Combat meets canvas


Visitors to the National Veterans Art Museum in Chicago pause at the Warrior Writers Wall

Imagine a collection of military dog tags, one for each member of the military who died in the Vietnam War, hanging above you in a 10 x 40 foot space. That’s just what visitors experience as they enter the National Veterans Art Museum in Chicago, which opened in 1996.

The dog tags — more than 58,000 of them — are part of a permanent installation titled the “Above & Beyond Memorial.” The exhibit has been in place since Memorial Day 2001, so today marks its tenth year honoring veterans of the Vietnam War.

The museum evolved from works created by artists of the Vietnam Veterans Art Group, established in Chicago in 1981, and was originally named the National Vietnam Veterans Art Museum. A January 2010 name change signaled the museum’s intent to broaden the collection to feature art by veterans of other combat.

An 'Unfit' Effect by Erica Sloan

Today the museum opens an exhibit titled “Charlie Shobe Memorial Show.” Shobe, who died on Jan 16, was a lieutenant in the U.S. Marine Corps. He served in the Vietnam War in 1967 and 1968. Shobe, both artist and musician, was a founding member of the Vietnam veterans artist group whose works toured the U.S. and led to the museum’s creation.

Also on exhibit is “Prayer Boots,” an interactive piece by Jon Turner that “asks patrons to reflect on their relationship to war and to offer their meditations.” Turner is a three-tour Marine Corps veteran whose work is also featured in the museum’s “Intrusive Thoughts” exhibit, which “explores the aftermath of military service and combat in the 21st century.” Contributing artists are “veterans of Iraq, Afghanistan and/or the Global War on Terror.”

POW Series by John McManus

Current exhibits at the National Veterans Art Museum also include “Angels in the Desert” (a sculpture by Marcus Eriksen, the first veteran of a Persian Gulf War to exhibit at the museum), “The Things They Carried” (inspired by Tim O’Brien’s book by the same name) and “Conflict Zone: A Reflective Look at War” (housed at Expo 72 in the Chicago Cultural Center).

The National Veterans Art Museum works to “inspire greater understanding of the real impact of war with a focus on Vietnam.” They collect, preserve and exhibit “art inspired by combat and created by veterans” — and they’re seeking a new home to increase their capacity to store and exhibit veteran art. Executive Director Levi Moore was kind enough to give me a call on this, their busiest weeked of the year, to share a bit more about the museum’s plans.

The National Veterans Art Museum in Chicago

Their current site, a three-story building located in a largely residential district, was donated to the museum many years ago by Mayor Richard M. Daley (who was later honored with the first dog tag from the “Above & Beyond” exhibit). It was sold “back to Chicago parks” in 2008, which helped the museum pay off its debt and begin the journey to a new space.

Today it’s a tenant occupying just the single floor of the building that’s being repurposed as a community center — something Moore says is dearly needed with so many young families moving into the neighborhood. He mused, as we spoke, about both the day’s drenching rain and the many “baby carriages” he squeezes past on the stairs each day.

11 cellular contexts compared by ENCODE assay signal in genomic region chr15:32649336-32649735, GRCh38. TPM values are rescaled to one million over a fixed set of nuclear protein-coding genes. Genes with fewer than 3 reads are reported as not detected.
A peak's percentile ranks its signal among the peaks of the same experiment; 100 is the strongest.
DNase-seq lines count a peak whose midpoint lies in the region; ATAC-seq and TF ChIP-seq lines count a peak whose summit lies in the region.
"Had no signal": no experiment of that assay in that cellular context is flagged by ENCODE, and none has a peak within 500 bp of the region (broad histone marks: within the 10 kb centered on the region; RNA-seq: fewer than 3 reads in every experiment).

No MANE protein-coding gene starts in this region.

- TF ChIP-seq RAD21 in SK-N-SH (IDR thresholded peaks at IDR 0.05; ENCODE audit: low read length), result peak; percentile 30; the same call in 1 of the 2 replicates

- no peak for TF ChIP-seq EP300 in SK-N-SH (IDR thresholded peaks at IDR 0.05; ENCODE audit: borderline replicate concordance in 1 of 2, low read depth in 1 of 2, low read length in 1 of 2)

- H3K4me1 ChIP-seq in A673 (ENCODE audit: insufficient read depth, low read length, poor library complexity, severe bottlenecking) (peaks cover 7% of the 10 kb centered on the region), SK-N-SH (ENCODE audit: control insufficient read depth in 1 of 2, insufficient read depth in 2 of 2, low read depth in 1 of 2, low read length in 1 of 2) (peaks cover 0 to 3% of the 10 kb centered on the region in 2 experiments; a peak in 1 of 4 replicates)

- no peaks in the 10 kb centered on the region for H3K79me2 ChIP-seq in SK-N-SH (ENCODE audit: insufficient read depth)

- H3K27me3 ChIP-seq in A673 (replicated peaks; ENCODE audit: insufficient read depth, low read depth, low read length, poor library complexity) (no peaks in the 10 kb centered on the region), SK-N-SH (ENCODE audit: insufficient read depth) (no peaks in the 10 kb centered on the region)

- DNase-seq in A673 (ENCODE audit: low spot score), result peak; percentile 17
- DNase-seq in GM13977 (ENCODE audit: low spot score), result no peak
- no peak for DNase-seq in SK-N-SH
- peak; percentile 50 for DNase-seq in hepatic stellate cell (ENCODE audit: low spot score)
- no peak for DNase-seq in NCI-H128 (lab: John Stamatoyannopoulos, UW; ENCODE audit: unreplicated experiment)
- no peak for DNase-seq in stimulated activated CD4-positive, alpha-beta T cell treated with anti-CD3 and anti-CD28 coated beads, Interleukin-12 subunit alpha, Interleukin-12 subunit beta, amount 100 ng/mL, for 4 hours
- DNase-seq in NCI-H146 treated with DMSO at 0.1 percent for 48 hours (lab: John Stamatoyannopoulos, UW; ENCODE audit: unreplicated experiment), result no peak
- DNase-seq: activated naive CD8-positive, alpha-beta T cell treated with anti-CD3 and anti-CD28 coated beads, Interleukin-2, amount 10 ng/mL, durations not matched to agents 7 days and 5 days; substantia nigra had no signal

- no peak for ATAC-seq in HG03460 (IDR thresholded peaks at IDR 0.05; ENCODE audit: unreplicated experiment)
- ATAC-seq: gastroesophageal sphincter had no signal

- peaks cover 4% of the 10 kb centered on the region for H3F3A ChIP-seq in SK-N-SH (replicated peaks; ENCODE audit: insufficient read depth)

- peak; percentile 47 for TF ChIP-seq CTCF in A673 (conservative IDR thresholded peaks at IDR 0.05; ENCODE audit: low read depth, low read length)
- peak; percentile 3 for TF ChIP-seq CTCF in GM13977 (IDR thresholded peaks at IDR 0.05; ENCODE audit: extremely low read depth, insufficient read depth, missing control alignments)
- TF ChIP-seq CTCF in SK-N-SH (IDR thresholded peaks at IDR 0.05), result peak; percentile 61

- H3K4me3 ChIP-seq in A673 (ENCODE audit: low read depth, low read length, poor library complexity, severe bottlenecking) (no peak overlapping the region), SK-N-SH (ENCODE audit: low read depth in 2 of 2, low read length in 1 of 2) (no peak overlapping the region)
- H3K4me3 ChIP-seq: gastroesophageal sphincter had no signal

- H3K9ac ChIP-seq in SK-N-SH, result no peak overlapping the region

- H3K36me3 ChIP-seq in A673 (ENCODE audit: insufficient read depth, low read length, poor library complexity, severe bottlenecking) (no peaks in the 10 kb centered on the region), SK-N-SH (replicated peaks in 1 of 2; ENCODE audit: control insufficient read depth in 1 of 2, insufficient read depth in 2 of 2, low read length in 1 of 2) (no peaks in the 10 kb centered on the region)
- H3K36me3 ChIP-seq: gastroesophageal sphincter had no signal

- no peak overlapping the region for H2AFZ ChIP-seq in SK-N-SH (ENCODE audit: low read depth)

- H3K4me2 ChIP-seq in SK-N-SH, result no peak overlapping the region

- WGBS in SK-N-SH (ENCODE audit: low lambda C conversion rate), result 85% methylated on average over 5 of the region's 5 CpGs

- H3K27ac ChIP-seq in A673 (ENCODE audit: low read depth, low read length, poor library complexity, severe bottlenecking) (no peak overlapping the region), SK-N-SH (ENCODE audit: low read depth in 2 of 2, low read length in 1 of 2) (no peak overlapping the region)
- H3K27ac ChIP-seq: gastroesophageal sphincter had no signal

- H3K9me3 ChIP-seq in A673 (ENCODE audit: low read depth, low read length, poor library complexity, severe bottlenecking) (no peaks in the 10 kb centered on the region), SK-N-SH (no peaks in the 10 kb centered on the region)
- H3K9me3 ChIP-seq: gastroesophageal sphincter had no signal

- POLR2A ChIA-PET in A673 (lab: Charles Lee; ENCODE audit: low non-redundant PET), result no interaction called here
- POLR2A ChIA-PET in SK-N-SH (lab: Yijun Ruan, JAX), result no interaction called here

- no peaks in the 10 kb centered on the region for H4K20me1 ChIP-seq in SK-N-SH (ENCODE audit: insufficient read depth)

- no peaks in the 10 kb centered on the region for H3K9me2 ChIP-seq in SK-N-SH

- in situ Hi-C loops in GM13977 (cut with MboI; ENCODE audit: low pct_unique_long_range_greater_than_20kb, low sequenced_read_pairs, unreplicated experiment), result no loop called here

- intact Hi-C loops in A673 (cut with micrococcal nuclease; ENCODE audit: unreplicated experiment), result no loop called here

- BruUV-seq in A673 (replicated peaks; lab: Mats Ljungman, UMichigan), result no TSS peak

Letters Home by Frankie J. Howery

Moore says the museum is looking for a centrally located space in Chicago, with easy access to public transportation and high appeal for tourists. Ample parking, a bear in any big city, is on the wish list too. Moore says they’re open to building a new site, moving to an “underperforming building” or relocating to an existing space — and they’re seeking donations, big and small.

Having more room, notes Moore, will increase their ability to offer education and outreach programs. In the meantime, they’ve got exhibits to manage and stories to collect from or about each of the artists with works in the museum’s collection. “Stories from veterans about why they created the art is as telling as the artwork itself,” reflects Moore. He hopes they’ll have a new home come April 2012.

Fallujah by Paul Leicht

I’m eager to see the museum, and now I’ll have an excuse to fly through Chicago when I visit Lizabeth at college in NYC. For folks who can’t get there, Moore says they’re planning a larger virtual presence thanks to a grant that’ll fund photographing museum works and combining them with other elements to create a virtual museum anyone can experience online.

Closer to home, Arizona veterans enjoy diverse art classes through an organization called the “American Healing Arts Foundation.” Classes, including supplies, are free — and the organization also provides art therapy. It’s all part of “reuniting veterans with their peers…in a peaceful environment” — and giving them opportunities to “discover their talents and achieve an art career.”

Fear by Stan Gillett

Art heals some wounds, but not all. So remember too that veterans and their families need our support through programs that provide good medical and mental health care, housing assistance, job training, educational opportunities and family supports.

Offer the paintbrush and the pen. But don’t stop there. Raise your voice, and offer your hands, to support public policies that honor and assist our veterans. And thank them, in your heart and out loud, for each and every day you enjoy our many freedoms.

— Lynn

Note: Click here to learn more about Warrior Writers, and here to read their blog.

Coming up: More stories of art that heals, Film takes flight

Photos courtesy of the National Veterans Art Museum (Artwork details and artist statements are available on their website).

Update: Click here for a compelling read from Reuters, which explores the museum’s offerings and impact.


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